The London mayoral victory of Sadiq Khan, a former human rights attorney and member of the Labour Party, meant a devastating defeat for Conservative politician Zac Goldsmith. It was the son of a Pakistani bus driver against the son of a billionaire financier, with Khan bringing Goldsmith’s troubled mayoral campaign to an abrupt end, thanks to a lead that nearly crossed 15 percent.

What this arguably surprising victory means for people of color and Muslims, beyond what it adds to visibility, is still up in the air. However, Khan’s own statements raise many questions as to what kind of mayorship is in store for these communities.

Khan is now heralded as “the first Muslim mayor of London.” He is one of eight children born in south London to Pakistani immigrants. His mother was a seamstress, and his father was a bus driver. The role his humble background played in shaping his politics and the voice of his political campaigns cannot be understated.

In April, while Khan was still running for Mayor of London he told the Evening Standard that women, who are born and raised in Britain are choosing to wear the jilbab or niqab, and that leads him to question “what is going on in those homes.” Though he argued it is not his “place” to tell women what they should wear, his remarks echoed a widely accepted belief that something sinister may be happening in Muslim households, leading women to choose to dress in religious attire.

Khan indicated in the same interview that, while he recognizes there are people struggling to make ends meet (some of whom work two to three jobs just to pay rent), he likes the fact that there are 140 billionaires and 400,000 millionaires in London, which has a population of at least 8.6 million, because this symbolizes “diversity.” The view of economic disparity as being anything less than objectionable is unparalleled absurdity. The exploitation of the working class is furthered by the concentration of capital. The view of economic inequality as being simply a part of “diversity” strikes at the heart of why Khan will most certainly become an obstacle rather than an ally to the working class.

Soon after his mayoral victory, Khan took aim at what he alleges to be a divisive attitude by the Labour Party and went after Labour Party leader Jeremy Corbyn, as well as the Party’s outreach tactics, which he says should include engaging with Tory voters. He stood firmly against Labour’s local election posters that called for “taking sides,” arguing that the Party should “unite people from all backgrounds as a broad and welcoming tent.”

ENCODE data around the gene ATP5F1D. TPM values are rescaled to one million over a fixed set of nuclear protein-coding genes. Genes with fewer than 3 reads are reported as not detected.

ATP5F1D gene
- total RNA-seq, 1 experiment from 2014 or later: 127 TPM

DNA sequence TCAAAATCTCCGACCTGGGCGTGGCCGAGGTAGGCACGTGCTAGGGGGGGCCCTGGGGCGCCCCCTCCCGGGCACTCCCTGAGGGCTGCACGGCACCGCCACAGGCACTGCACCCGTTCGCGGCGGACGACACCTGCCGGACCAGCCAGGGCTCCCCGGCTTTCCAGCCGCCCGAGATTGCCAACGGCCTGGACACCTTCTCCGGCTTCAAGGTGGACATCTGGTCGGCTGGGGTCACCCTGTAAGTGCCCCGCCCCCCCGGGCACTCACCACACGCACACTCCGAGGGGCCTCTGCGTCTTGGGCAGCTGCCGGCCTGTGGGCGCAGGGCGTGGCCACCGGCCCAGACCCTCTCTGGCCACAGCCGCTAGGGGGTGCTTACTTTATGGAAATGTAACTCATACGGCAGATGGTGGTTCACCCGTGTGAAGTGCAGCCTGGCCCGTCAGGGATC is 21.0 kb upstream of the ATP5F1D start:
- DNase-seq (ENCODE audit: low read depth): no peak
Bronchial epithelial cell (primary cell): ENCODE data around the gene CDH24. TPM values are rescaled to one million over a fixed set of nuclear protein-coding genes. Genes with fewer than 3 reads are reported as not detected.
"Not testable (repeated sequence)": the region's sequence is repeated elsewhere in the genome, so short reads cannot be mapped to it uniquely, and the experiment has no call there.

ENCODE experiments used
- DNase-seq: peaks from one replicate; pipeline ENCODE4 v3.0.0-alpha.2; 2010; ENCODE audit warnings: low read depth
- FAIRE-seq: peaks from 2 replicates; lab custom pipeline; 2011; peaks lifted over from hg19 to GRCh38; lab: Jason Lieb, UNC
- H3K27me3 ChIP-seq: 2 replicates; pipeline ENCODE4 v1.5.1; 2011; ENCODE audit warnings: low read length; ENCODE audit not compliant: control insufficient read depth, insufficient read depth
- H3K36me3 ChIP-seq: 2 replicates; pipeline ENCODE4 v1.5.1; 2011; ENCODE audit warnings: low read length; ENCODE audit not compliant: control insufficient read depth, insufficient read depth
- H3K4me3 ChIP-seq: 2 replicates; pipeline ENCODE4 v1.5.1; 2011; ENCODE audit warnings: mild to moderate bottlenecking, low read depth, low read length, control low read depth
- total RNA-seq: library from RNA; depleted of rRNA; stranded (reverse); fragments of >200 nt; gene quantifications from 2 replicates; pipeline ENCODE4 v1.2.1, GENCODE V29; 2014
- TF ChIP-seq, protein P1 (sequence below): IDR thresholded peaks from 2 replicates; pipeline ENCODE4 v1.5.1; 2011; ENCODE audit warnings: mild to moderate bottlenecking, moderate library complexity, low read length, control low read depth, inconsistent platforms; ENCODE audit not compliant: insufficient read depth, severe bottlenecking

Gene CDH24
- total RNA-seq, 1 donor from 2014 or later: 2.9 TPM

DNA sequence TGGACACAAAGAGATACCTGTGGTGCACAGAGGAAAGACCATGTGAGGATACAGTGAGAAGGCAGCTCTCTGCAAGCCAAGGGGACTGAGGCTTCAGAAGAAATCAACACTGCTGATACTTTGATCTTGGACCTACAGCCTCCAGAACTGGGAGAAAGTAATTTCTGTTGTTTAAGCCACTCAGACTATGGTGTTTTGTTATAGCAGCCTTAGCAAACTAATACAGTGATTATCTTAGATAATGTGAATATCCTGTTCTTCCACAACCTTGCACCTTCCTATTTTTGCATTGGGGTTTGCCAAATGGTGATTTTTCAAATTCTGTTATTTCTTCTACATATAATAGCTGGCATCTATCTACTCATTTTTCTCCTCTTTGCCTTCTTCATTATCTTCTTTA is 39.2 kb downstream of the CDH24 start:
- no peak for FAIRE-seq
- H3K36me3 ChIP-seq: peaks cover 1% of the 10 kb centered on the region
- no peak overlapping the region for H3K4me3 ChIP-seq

The poster in question that set off Khan’s response read, “Elections are about taking sides. Labour is on yours.” Khan’s message of inclusivity is similar to the mainstream Democratic strategy of wanting to expand the tent and pull in voters, despite ideological differences. This message, which arguably sounds absolutely charming, is fanciful double-talk that is meant more to undermine Corbyn’s platform as Labour Leader and set in stone the divide between them, than it is to appeal to those who have not voted Labour.

Additionally, in the wake of Sadiq Khan’s victory lap, none other than Hillary Clinton offered her message of congratulations:

Clinton has done her own fair share of inclusivity double-talk, and as recently as last week. In the hopes of gaining support from Republican party leaders and voters, Clinton has begun to fine tune her rhetoric to appeal to conservatives. She’s already raking in support from prominent Republicans, including former Defense Secretary Robert Gates.

In a recent interview with CNN, Hillary Clinton invited independents and Republicans to join the Democrats: “Let’s get off the red or the blue team. Let’s get on the American team.” According to the New York Times the Clinton campaign “expects to assemble a ‘Republicans for Hillary’ group.”

Beyond calling for unity, there is little these politicians have proposed that demonstrates how unity is to be applied. Whether it is Khan or Clinton, the idea that in order for progress to occur one has to open up their tents to those who are undoubtedly opposed to a great number of fundamental issues—just so that politicians may perform unity for an audience—shows the problem with this ideology of unity. The proposition that we need to band together neglects what is to come after.

Roqayah Chamseddine

Roqayah Chamseddine

Roqayah Chamseddine is a Lebanese-American writer, published poet, and journalist, whose work can be found at Roqchams.com.